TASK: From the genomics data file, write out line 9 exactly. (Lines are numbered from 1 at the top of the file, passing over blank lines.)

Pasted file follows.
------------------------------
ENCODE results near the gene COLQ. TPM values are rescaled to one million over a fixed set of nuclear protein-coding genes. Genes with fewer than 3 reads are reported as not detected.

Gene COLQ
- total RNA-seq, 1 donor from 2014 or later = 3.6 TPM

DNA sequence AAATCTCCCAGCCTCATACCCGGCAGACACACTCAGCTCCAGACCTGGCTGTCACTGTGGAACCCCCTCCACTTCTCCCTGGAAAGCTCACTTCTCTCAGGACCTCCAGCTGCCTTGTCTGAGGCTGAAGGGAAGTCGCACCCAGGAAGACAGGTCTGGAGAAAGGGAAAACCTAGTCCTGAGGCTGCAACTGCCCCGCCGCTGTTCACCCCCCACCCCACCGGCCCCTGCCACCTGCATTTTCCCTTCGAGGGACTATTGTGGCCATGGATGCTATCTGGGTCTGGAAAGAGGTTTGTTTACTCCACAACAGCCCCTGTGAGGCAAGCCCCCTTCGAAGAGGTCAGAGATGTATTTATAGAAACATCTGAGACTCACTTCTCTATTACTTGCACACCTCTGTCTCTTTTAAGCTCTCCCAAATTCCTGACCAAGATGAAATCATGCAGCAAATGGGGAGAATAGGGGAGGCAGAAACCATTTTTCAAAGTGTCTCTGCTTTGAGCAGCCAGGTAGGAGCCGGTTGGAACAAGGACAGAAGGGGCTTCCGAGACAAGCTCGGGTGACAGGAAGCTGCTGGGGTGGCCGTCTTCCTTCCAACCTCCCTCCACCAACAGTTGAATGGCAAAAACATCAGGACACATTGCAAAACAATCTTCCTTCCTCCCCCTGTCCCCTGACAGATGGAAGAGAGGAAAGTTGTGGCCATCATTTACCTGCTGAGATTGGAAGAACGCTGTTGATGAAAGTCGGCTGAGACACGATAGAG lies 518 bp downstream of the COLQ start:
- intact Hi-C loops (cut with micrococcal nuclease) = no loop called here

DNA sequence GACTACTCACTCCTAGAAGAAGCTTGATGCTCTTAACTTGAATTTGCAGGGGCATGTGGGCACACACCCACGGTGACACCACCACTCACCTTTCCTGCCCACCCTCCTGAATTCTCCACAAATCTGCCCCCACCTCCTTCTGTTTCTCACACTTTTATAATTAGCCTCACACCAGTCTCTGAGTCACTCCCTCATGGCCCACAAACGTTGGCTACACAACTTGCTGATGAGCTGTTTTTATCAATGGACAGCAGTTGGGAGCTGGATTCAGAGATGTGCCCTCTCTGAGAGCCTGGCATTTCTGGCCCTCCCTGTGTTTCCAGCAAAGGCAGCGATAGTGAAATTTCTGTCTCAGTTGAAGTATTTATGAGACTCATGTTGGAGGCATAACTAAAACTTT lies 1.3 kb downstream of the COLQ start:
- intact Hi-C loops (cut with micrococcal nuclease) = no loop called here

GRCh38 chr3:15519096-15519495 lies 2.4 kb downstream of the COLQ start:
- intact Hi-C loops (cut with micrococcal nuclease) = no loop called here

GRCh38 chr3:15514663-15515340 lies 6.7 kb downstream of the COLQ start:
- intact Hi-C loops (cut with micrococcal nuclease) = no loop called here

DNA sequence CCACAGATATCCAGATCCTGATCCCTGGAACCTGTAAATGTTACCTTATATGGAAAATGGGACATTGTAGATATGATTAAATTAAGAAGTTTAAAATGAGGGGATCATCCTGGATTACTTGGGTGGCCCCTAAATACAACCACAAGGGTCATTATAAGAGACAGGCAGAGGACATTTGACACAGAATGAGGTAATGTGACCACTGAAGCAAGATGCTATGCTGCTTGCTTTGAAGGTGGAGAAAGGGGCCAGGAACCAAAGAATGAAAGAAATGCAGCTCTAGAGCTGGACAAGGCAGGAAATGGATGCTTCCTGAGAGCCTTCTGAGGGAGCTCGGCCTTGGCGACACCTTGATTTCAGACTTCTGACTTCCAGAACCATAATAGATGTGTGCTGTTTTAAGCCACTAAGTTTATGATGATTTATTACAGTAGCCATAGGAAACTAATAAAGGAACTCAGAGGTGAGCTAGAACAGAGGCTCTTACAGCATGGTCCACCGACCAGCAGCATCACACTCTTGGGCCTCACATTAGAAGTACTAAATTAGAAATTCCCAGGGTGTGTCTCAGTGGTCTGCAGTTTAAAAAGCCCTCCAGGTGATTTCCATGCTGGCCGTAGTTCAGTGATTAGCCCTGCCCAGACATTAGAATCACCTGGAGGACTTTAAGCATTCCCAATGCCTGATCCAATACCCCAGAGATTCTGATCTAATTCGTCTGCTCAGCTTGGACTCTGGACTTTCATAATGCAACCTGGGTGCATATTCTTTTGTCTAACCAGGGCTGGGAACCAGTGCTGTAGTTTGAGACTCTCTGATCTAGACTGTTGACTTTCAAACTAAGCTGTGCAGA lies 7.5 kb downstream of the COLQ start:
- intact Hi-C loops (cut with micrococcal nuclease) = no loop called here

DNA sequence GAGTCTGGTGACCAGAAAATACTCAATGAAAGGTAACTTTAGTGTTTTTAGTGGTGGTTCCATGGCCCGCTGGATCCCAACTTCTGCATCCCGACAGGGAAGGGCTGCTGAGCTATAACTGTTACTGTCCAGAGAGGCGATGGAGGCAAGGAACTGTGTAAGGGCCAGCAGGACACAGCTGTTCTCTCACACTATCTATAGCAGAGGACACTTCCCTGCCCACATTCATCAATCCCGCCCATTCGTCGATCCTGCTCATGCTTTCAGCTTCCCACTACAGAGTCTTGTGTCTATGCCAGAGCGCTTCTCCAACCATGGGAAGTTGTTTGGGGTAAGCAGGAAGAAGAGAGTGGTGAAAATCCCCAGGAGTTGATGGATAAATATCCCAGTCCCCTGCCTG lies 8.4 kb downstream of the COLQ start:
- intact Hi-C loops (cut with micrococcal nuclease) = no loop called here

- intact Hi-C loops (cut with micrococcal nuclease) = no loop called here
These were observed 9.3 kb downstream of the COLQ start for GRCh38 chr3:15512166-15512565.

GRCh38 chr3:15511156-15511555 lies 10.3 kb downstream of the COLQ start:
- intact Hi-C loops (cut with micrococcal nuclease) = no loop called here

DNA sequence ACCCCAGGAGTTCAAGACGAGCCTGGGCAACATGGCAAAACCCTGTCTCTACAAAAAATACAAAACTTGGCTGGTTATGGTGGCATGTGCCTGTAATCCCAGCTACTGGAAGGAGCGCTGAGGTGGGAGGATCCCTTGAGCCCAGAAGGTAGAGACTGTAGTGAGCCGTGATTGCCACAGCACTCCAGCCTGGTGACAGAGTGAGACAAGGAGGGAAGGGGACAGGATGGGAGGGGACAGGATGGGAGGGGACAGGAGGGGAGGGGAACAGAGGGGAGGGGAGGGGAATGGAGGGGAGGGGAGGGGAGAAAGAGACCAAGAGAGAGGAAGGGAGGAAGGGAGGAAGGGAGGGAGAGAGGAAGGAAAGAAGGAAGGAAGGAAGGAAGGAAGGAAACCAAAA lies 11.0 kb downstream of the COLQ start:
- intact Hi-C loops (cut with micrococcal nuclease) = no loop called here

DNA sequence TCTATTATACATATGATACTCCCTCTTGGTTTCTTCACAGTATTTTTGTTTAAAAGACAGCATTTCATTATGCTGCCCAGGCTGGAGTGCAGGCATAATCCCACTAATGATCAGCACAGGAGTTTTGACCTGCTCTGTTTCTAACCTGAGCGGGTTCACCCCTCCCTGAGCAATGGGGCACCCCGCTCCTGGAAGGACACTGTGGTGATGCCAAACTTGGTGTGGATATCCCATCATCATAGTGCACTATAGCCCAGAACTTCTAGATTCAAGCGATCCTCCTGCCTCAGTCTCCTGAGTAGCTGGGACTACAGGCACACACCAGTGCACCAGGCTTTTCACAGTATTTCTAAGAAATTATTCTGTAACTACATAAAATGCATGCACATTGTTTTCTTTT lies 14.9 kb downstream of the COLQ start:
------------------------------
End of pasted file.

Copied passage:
- intact Hi-C loops (cut with micrococcal nuclease) = no loop called here